The Supernaturalist

The Supernaturalist

4.3 205
by Eoin Colfer

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In the not-too-distant future, in a place call Satellite City, thirteen-year-old Cosmo Hill is unfortunate enough to come into the world unwanted by his parents. And so, as are all orphaned boys his age, Cosmo is dipped in a vaccine vat and sent to the Clarissa Frayne Institute for Parentally Challenges Boys. But when Cosmo attempts to escape, he finds himself

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In the not-too-distant future, in a place call Satellite City, thirteen-year-old Cosmo Hill is unfortunate enough to come into the world unwanted by his parents. And so, as are all orphaned boys his age, Cosmo is dipped in a vaccine vat and sent to the Clarissa Frayne Institute for Parentally Challenges Boys. But when Cosmo attempts to escape, he finds himself caught in a web far worse that he could have ever imagined, embroiled with private police, illegal racing gangs, and a corporation cover-up, until he discovers a horrifying secret that will force him to question everything he knows and everything he believes in.

Editorial Reviews

Publishers Weekly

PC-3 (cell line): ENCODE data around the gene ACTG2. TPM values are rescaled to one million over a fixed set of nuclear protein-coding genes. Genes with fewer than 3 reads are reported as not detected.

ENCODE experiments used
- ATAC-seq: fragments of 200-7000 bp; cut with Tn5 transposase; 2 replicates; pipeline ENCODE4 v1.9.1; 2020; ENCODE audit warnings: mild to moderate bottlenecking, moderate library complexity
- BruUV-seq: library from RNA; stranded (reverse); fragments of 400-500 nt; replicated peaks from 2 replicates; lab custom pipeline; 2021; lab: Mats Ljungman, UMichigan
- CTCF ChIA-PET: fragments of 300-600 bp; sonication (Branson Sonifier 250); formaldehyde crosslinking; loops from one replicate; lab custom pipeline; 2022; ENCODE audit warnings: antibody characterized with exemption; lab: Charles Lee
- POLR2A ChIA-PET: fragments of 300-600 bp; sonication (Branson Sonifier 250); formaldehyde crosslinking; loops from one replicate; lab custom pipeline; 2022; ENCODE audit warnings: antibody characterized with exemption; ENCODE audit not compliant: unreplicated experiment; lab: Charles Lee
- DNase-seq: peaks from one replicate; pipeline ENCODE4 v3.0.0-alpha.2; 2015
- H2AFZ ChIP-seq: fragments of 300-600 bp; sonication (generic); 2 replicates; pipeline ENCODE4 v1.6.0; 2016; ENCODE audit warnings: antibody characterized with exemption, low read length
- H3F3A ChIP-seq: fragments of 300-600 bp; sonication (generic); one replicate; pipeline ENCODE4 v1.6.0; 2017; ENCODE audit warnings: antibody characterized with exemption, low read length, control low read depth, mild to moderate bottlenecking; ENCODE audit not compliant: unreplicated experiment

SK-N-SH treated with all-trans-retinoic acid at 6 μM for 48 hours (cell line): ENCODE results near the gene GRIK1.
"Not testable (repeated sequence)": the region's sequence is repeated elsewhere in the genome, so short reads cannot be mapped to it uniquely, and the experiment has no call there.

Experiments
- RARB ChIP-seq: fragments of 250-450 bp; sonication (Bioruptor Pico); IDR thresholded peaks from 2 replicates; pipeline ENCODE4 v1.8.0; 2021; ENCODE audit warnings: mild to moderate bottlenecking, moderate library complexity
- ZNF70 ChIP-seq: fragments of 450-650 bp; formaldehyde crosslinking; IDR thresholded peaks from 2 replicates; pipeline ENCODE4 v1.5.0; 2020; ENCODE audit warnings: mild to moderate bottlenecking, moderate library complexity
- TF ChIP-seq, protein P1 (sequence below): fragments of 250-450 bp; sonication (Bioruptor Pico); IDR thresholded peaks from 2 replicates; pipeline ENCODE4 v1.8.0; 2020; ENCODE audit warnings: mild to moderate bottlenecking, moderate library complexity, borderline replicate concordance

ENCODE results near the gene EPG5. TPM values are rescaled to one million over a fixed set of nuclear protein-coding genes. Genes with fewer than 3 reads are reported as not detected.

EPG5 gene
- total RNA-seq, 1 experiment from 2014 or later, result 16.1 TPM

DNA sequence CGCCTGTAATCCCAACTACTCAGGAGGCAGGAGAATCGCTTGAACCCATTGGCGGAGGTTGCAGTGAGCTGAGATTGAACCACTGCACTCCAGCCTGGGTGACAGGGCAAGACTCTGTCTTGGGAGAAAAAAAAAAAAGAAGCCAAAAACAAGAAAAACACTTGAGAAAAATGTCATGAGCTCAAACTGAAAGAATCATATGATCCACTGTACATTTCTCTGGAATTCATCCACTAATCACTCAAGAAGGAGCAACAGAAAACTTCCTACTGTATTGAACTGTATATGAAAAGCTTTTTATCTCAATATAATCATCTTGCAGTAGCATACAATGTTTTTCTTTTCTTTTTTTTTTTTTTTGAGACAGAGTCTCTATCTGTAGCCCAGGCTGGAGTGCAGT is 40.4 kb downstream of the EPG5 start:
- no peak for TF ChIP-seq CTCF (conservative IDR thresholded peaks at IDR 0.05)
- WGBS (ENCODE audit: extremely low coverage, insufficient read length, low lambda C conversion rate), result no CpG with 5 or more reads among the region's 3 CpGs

Colfer's hard-luck tale will likely delight fans of his wildly popular Artemis Fowl series with its similar emphasis on high-tech gadgetry and fast-paced action. Set in the near future, the story concerns 14-year-old Cosmo Hill, an orphan living in Satellite City. The metropolis, a dystopia named for the metal Big Brother (a Myishi 9 Satellite) orbiting above it, offers "everything the body wanted, and nothing the soul needed." With no sponsor a detached figure which has replaced parents Cosmo ends up in an orphanage where he and other unwanted children become "guinea pigs" for food and drug testing. He escapes the orphanage soon after the novel opens, survives a brush with death and learns that he is a "Spotter" with the rare ability to see Parasites, small blue creatures that allegedly steal energy from wounded humans. Along come the Supernaturalists, a team of vigilantes, all of them also Spotters, who spend their nights roaming the streets and blasting Parasites. The story starts to get interesting late in the game, when the author reveals the true nature of the Parasites and why a mega-corporation with designs on their unique abilities has mounted a misinformation campaign against them. But the journey is uncharacteristically sluggish, especially during a lengthy scene involving rival gangs racing souped-up cars. Ages 10-up. (May) Copyright 2004 Reed Business Information.